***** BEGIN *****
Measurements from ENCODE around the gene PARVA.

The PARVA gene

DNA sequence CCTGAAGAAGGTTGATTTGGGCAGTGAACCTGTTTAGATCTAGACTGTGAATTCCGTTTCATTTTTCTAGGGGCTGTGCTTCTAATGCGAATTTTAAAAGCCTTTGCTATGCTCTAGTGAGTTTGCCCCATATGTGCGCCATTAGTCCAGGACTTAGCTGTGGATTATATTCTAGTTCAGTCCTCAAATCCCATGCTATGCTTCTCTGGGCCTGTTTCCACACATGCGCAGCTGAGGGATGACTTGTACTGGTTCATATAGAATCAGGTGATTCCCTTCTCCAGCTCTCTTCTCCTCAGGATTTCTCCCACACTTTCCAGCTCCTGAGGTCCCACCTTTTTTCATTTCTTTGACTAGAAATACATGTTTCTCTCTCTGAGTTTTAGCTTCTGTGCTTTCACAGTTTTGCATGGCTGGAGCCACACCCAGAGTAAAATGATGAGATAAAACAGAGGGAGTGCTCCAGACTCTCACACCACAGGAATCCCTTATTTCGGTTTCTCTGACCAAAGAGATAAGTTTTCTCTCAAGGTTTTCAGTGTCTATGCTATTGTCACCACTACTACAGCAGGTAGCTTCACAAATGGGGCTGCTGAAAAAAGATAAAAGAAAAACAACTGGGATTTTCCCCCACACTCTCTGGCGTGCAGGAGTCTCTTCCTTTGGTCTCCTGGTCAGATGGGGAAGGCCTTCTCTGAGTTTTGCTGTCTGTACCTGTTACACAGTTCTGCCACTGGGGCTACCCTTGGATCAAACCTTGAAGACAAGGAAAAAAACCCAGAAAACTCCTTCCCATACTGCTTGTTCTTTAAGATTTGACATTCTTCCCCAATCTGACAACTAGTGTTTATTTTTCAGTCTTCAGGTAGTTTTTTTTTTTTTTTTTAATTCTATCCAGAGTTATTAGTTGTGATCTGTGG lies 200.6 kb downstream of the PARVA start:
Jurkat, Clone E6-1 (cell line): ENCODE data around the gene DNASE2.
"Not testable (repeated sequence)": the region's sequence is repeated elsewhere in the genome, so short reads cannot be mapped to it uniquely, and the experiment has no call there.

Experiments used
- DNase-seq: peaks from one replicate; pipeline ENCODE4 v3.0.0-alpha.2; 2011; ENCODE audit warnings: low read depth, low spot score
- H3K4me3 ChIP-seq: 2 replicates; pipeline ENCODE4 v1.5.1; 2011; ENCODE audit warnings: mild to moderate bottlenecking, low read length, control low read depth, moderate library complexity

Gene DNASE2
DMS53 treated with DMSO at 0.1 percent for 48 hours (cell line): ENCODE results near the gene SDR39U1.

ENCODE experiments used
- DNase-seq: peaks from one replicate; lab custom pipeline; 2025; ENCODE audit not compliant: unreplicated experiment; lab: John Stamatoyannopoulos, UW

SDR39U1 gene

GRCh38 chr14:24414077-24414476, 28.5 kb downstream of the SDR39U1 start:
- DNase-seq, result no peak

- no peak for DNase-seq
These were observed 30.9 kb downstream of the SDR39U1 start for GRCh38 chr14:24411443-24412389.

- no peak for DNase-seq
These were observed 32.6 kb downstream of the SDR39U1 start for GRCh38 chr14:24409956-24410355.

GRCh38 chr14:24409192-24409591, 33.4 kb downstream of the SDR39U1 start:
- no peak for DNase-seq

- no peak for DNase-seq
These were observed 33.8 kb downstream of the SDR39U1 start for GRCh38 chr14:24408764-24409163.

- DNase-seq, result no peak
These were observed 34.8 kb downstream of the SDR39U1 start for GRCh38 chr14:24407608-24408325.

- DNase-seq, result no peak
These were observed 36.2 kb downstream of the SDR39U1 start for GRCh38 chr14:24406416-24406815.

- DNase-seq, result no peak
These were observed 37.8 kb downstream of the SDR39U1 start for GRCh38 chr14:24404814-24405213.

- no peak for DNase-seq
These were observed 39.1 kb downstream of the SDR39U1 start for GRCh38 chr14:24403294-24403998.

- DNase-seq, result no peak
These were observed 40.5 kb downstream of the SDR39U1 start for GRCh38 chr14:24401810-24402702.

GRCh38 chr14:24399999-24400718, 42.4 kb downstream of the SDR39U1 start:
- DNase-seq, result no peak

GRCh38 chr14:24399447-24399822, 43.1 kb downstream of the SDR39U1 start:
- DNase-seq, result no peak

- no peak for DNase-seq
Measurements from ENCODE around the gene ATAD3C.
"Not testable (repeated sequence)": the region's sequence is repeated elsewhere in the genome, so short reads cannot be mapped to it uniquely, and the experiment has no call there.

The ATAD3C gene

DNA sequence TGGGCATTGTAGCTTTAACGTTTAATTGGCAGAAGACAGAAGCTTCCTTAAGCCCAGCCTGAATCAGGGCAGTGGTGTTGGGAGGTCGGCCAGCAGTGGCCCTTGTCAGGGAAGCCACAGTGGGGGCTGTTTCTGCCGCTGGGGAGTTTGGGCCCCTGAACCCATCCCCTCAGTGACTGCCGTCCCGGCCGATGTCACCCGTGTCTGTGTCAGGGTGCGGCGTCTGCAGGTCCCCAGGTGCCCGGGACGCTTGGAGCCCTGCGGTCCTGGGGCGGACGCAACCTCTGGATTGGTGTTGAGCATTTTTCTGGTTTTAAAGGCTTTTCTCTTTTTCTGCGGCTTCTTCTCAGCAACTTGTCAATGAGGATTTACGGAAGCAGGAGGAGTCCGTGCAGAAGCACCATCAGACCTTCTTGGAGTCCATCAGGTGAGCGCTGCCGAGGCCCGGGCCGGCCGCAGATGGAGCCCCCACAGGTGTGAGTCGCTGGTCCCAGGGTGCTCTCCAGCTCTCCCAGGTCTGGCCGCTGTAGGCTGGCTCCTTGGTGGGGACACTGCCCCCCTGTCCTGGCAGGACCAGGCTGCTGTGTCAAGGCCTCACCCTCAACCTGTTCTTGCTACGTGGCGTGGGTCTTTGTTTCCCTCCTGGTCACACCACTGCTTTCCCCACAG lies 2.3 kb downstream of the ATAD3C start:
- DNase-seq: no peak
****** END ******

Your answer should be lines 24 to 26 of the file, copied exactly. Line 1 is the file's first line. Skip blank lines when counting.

- DNase-seq, result no peak
These were observed 34.8 kb downstream of the SDR39U1 start for GRCh38 chr14:24407608-24408325.

- DNase-seq, result no peak